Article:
If you have chronic obstructive pulmonary disease (COPD) or asthma and your doctor has prescribed an inhaler, you know that using it is essential to help control your lung disease. But that doesn't mean you always use it as prescribed.

The reasons for not following the doctor's instructions are numerous. But there are plenty of good reasons why you should. Proper use of inhaled medications can reduce the need for hospitalization. And if you have asthma, each canister of inhaled medication that you use each year reduces your risk of asthma-related death by more than 20 percent.

Similarly, a three-year study of people with COPD found that those who took more than 80 percent of their prescribed COPD medications had about half the mortality rate of those who didn't; 11 percent and 20 percent, respectively.

Multiple Medications Can Affect Inhaler Use

You might be surprised to learn that the typical person with COPD takes an average of six different medications, three or four of which may be administered via inhaler. Multiple medications are also needed for people with poorly controlled asthma.

Why so many prescriptions? COPD and asthma are complex diseases, often requiring numerous medications from different drug classes, such as long- and short-acting bronchodilators and inhaled corticosteroids. Each class of drug attacks the underlying causes of lung disease in a slightly different way, and the drugs often work better, or in some cases more safely, when used together.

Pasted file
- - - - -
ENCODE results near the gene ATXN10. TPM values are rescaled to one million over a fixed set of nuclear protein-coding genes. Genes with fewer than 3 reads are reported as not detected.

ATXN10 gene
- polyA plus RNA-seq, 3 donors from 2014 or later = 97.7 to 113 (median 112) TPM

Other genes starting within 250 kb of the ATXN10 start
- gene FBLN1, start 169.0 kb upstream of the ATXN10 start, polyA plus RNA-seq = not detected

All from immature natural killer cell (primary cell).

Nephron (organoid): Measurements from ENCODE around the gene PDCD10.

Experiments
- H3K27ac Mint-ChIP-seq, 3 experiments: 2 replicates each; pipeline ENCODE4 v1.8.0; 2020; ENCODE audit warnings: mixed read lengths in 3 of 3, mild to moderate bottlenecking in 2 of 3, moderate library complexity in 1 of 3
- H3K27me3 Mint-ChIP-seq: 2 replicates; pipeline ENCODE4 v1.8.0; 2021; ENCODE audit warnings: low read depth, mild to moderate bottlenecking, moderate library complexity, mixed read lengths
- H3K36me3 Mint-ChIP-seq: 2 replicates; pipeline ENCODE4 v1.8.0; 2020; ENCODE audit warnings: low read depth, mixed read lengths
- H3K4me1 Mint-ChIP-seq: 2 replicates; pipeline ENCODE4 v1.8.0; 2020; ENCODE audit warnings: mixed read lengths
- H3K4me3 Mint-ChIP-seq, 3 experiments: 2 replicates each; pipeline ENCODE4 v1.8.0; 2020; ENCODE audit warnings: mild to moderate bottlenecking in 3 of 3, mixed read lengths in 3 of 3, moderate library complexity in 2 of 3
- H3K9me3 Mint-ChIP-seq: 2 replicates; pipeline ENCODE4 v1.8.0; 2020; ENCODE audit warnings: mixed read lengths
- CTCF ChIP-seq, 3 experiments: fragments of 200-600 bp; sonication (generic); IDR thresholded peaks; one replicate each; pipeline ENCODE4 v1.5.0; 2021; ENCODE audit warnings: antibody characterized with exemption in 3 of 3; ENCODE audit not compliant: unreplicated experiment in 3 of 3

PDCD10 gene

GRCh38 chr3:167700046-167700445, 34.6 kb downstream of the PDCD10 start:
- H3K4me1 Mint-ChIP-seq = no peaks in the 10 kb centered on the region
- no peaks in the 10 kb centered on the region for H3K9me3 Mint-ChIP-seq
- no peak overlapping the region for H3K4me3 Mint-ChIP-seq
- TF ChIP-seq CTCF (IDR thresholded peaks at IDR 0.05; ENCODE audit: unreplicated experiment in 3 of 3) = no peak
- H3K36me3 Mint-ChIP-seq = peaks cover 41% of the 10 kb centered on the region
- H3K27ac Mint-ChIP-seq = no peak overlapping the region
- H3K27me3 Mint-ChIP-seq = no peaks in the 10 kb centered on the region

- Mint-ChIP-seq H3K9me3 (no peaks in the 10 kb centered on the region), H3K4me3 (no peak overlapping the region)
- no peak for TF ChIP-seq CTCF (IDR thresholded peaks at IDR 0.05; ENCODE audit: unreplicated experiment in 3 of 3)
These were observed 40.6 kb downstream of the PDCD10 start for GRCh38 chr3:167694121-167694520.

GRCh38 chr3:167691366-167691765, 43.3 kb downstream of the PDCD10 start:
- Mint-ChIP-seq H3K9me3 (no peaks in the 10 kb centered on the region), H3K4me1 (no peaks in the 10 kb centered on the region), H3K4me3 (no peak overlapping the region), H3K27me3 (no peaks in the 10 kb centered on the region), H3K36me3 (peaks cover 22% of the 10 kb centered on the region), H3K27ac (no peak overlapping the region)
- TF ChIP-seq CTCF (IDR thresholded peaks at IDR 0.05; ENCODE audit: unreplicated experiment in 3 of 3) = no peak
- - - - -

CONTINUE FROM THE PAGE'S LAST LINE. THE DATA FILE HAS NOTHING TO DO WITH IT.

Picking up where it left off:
However, it can be difficult to keep track of many different medications, particularly if you need to take them at different times. In many cases, the need for multiple medications increases the likelihood that something may fall between the cracks.

Potential solutions. Switch to a combination product. If you're taking a long-acting beta2 agonist—formoterol (Foradil) or salmeterol (Serevent)—for asthma, it must be taken along with a controller medication, such as a corticosteroid, to reduce the risk of asthma-related death.

Combination therapy may also be appropriate for some people with COPD. Although beta2 agonists and inhaled steroids may be prescribed individually, two combination products are also available: Advair, which contains salmeterol and the steroid fluticasone, and Symbicort, which contains formoterol and the steroid budesonide.

Alternatively, ask your doctor if a once-daily medication is an option. Currently, the only once-a-day bronchodilator available is tiotropium (Spiriva). Although it has been approved by the Food and Drug Administration (FDA) for the treatment of COPD, it has not been approved for asthma. Mometasone (Asmanex), the only FDA-approved once-daily inhaled corticosteroid, is approved for maintenance treatment of asthma.

Publication Review By: Peter B. Terry, M.D., M.A.

Published: 14 Aug 2013

Last Modified: 14 Aug 2013